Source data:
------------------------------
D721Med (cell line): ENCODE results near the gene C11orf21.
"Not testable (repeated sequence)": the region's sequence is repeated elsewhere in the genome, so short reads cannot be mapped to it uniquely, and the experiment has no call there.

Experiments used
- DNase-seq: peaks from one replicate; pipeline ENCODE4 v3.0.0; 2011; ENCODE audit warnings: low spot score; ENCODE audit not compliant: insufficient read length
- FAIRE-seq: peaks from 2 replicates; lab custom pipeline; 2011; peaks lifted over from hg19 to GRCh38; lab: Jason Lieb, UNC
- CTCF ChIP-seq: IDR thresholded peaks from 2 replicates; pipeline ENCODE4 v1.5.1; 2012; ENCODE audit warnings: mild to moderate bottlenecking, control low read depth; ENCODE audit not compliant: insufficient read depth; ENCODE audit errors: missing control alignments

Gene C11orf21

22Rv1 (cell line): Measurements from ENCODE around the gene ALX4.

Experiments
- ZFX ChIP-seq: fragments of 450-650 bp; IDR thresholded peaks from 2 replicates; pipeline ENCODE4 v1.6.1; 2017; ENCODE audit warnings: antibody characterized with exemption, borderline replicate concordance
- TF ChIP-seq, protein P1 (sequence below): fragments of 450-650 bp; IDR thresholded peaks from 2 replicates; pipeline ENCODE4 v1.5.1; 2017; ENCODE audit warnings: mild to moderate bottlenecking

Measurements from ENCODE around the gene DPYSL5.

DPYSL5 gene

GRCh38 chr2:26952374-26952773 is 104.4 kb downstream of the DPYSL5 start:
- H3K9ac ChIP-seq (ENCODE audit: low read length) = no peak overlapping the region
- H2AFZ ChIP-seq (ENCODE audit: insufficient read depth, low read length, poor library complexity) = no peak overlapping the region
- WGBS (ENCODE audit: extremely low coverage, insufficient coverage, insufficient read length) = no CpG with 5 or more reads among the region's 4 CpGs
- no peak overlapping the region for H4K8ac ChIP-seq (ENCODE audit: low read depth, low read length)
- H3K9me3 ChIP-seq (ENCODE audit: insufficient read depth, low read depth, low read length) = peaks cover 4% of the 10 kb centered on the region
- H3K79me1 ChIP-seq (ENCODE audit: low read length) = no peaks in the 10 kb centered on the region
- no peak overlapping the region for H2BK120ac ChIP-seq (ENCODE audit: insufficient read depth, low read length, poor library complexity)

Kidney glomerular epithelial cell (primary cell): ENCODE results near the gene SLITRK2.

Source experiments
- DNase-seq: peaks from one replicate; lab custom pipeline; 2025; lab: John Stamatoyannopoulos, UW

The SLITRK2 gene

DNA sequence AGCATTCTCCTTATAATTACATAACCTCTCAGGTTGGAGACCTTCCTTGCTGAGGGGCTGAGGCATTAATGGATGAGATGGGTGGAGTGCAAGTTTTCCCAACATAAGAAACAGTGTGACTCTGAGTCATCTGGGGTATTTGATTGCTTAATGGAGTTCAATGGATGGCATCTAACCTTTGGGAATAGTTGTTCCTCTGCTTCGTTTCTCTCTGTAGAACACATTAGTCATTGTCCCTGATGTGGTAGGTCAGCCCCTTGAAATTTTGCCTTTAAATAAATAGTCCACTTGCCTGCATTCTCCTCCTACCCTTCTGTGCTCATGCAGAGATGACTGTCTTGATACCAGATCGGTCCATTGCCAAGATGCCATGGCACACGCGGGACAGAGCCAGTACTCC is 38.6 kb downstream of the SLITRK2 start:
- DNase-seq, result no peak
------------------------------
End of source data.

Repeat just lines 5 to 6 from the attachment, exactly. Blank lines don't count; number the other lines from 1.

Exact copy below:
- FAIRE-seq: peaks from 2 replicates; lab custom pipeline; 2011; peaks lifted over from hg19 to GRCh38; lab: Jason Lieb, UNC
- CTCF ChIP-seq: IDR thresholded peaks from 2 replicates; pipeline ENCODE4 v1.5.1; 2012; ENCODE audit warnings: mild to moderate bottlenecking, control low read depth; ENCODE audit not compliant: insufficient read depth; ENCODE audit errors: missing control alignments